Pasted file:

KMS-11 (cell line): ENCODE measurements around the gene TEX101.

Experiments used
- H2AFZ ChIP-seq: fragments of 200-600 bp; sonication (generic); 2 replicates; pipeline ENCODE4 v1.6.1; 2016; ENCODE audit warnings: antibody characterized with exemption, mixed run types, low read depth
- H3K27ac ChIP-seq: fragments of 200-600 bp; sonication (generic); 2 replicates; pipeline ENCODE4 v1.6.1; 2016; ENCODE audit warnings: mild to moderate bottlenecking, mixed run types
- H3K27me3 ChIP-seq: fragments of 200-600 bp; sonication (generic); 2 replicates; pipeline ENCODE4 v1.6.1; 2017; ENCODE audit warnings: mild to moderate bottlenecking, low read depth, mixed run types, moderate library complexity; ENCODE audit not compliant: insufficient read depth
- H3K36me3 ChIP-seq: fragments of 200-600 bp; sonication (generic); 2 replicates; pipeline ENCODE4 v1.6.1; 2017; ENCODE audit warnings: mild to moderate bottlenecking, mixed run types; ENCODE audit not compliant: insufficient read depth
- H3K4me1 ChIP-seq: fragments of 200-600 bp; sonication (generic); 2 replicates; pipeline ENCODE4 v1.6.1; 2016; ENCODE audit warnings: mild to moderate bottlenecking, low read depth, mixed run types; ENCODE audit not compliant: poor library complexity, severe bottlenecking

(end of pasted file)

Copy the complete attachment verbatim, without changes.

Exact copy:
KMS-11 (cell line): ENCODE measurements around the gene TEX101.

Experiments used
- H2AFZ ChIP-seq: fragments of 200-600 bp; sonication (generic); 2 replicates; pipeline ENCODE4 v1.6.1; 2016; ENCODE audit warnings: antibody characterized with exemption, mixed run types, low read depth
- H3K27ac ChIP-seq: fragments of 200-600 bp; sonication (generic); 2 replicates; pipeline ENCODE4 v1.6.1; 2016; ENCODE audit warnings: mild to moderate bottlenecking, mixed run types
- H3K27me3 ChIP-seq: fragments of 200-600 bp; sonication (generic); 2 replicates; pipeline ENCODE4 v1.6.1; 2017; ENCODE audit warnings: mild to moderate bottlenecking, low read depth, mixed run types, moderate library complexity; ENCODE audit not compliant: insufficient read depth
- H3K36me3 ChIP-seq: fragments of 200-600 bp; sonication (generic); 2 replicates; pipeline ENCODE4 v1.6.1; 2017; ENCODE audit warnings: mild to moderate bottlenecking, mixed run types; ENCODE audit not compliant: insufficient read depth
- H3K4me1 ChIP-seq: fragments of 200-600 bp; sonication (generic); 2 replicates; pipeline ENCODE4 v1.6.1; 2016; ENCODE audit warnings: mild to moderate bottlenecking, low read depth, mixed run types; ENCODE audit not compliant: poor library complexity, severe bottlenecking